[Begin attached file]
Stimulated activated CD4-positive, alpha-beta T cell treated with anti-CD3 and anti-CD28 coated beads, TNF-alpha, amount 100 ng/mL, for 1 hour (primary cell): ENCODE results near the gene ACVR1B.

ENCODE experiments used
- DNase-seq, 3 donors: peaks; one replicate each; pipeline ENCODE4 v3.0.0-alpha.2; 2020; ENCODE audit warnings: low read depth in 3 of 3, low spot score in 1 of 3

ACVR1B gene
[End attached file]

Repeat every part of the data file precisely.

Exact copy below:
Stimulated activated CD4-positive, alpha-beta T cell treated with anti-CD3 and anti-CD28 coated beads, TNF-alpha, amount 100 ng/mL, for 1 hour (primary cell): ENCODE results near the gene ACVR1B.

ENCODE experiments used
- DNase-seq, 3 donors: peaks; one replicate each; pipeline ENCODE4 v3.0.0-alpha.2; 2020; ENCODE audit warnings: low read depth in 3 of 3, low spot score in 1 of 3

ACVR1B gene